After facing several years of falling enrollment and financial instability, Cheyney University is looking to remake itself by playing to its strengths.
On Tuesday, Carnegie Hall on Cheyney’s campus was filled with students, alumni, board members and others celebrating the launch of two new institutes that are part of the school’s redesign.
One institute will focus on issues of diversity and access, and the other on STEM (science, technology, engineering and math).
The Institute for the Contemporary African American Experience is intended to build upon the school’s legacy as the nation’s oldest historically black university by focusing on issues of race, ethnicity and diversity.
The Crenshaw Institute for Applied Science and Technology will look at food, energy and water security.
Both institutes will enable faculty and students to be involved in research projects that affect local communities, have access to internships, and train in their chosen fields.
“Programs like this new initiative and the training Cheyney students will receive really play to those two goals because we need to make sure that everybody in Pennsylvania, everybody, gets a good education and a good start in their career,” said Gov. Tom Wolf.
Initial partners include Thomas Jefferson University, Starbucks Foundation and Epcot Crenshaw, a research and development firm that creates solutions for industrial sustainability.
“This is the perfect location for this new initiative that brings together the oldest historically black university in the United States with Thomas Jefferson University, one of the oldest medical colleges in the United States,” Wolf said. “This is exactly the kind of STEM learning and training that Pennsylvania needs to create a well-educated, skilled workforce that can drive our economy and our entire Commonwealth forward.”
Stephen Klasko, CEO of Thomas Jefferson University and its hospital system Jefferson Health, says students will research how to lessen health disparities among African-Americans and other minority communities.
“Wouldn’t it be great if Philadelphia with all of its great academic entities doesn’t have the greatest discrepancy in life expectancy and the kind of health inequities we have and if we could work together to have that happen?” he said.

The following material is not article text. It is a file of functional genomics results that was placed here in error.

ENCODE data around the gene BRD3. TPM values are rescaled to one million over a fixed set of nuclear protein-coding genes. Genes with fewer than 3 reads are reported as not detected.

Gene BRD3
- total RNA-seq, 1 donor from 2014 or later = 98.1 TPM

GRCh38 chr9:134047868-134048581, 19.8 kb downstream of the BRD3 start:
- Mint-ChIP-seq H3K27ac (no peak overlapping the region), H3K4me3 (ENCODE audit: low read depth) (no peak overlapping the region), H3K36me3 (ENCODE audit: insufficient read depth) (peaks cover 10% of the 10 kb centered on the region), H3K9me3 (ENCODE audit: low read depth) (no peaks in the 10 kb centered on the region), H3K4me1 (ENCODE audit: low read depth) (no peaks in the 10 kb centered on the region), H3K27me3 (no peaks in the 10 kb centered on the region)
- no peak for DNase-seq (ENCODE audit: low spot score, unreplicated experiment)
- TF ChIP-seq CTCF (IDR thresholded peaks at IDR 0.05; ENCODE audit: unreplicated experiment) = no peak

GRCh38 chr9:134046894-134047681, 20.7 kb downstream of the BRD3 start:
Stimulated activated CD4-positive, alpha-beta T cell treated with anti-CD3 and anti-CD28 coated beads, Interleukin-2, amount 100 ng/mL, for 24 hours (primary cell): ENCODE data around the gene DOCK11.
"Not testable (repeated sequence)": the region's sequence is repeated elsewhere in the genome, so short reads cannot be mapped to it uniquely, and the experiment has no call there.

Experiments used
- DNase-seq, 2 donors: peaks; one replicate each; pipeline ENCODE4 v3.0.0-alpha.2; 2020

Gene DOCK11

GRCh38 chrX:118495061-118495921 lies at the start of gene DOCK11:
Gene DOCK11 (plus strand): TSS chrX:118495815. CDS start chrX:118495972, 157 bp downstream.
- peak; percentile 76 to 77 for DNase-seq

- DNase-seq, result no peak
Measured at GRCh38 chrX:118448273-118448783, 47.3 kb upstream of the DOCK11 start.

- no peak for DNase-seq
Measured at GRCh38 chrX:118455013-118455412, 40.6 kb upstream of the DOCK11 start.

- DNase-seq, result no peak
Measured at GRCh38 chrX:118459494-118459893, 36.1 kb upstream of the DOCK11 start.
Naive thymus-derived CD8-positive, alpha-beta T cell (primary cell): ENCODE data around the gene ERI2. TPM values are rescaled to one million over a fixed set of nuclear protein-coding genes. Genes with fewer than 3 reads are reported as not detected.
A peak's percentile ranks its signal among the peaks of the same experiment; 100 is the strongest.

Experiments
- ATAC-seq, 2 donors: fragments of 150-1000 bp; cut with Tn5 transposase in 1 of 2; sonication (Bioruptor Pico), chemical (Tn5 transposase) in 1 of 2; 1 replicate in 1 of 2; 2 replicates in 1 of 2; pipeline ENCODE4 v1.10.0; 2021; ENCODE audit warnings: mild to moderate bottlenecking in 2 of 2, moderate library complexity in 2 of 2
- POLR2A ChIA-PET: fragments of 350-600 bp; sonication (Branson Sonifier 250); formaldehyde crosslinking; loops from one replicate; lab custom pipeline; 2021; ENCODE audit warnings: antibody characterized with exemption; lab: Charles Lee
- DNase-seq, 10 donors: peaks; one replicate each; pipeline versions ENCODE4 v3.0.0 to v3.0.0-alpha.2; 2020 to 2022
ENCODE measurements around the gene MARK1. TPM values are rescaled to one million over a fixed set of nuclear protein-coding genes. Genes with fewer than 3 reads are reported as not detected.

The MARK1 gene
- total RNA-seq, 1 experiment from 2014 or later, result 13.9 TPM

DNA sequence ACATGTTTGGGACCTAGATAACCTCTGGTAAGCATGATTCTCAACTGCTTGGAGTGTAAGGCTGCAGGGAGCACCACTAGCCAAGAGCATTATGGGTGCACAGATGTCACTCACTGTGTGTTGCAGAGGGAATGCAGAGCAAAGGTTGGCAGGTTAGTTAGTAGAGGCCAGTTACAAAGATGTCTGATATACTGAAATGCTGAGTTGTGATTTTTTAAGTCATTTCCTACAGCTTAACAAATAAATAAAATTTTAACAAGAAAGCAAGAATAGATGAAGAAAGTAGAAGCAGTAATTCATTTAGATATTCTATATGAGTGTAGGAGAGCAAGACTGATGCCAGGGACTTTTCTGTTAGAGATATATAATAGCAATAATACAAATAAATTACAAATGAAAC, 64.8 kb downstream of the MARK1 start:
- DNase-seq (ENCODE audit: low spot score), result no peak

The two universities will also provide opportunities for Cheyney students to pursue graduate degrees at Jefferson in healthcare fields.
“Our vision is that Cheyney University will continue to be an institution that strives for excellence in academics, character development and social responsibility. Today is but one more step toward the realization of that vision,” said Cheyney President Aaron Walton.
Walton says the national Starbucks Foundation will collaborate with the institute on a future research project around race and access to economic opportunities in the Philadelphia region. A Philadelphia Starbucks store gained national attention because a manager called police on two black men who had not ordered anything while waiting for a business meeting. Their arrest led to national outrage and boycotts as well as anti-racial bias training by the corporation.
Cheyney is one of 14 universities that make up the Pennsylvania State System Higher Education. The creation of the Institute for the Contemporary African American Experience was recommended by the Cheyney University Task Force. The task force was formed a year ago by the state system’s board of Governors to help Cheyney, which was at risk of losing its accreditation at the time.
State system board chair Cynthia Shapira says a year ago the idea was purely aspirational then, but it’s now a reality.
“It will provide students exciting new educational and enrichment opportunities helping to ensure their success while both enrolled at Cheyney and beyond,” said Shapira.
The Crenshaw Institute’s partner, Epcot Crenshaw, is a West Chester-based research and development firm that focuses on industrial sustainability and environmental projects.
Charles Smith, the company’s CEO, says they’ve been working with Cheyney for nearly a decade helping the natural sciences and aquaponics research programs.
“Everyone sees the floods and the fires, which are acute problems, but they don’t clearly see that gradual action of our toxicity and our watershed, which is a chronic problem,” said Smith, a scientist.
Pennsylvania’s agriculture and food processing industries contribute a lot of pollution to the state’s watersheds, he said.
“Eighty percent of our water is impaired by toxic materials and we need to expedite meeting our goals for a cleaner watershed,” Smith said. “So we’re asking ourselves today how much time do we have before we kill the Chesapeake Bay completely?”
At Cheyney’s aquaponics lab, they are working on sustainable models for raising fish. Fresh water is pumped to tilapia, while their waste is pumped to basil plants that in turn feed off of that. The lab is a public/private partnership with Herban Farms that sells the basil to grocery chains.
Epcot Crenshaw plans to move the company’s labs to the 275 acres of Cheyney’s campus to support the new initiative.
The company will develop administrative offices, laboratories, technology demonstration facilities, greenhouses, and new aquaponics and production facilities.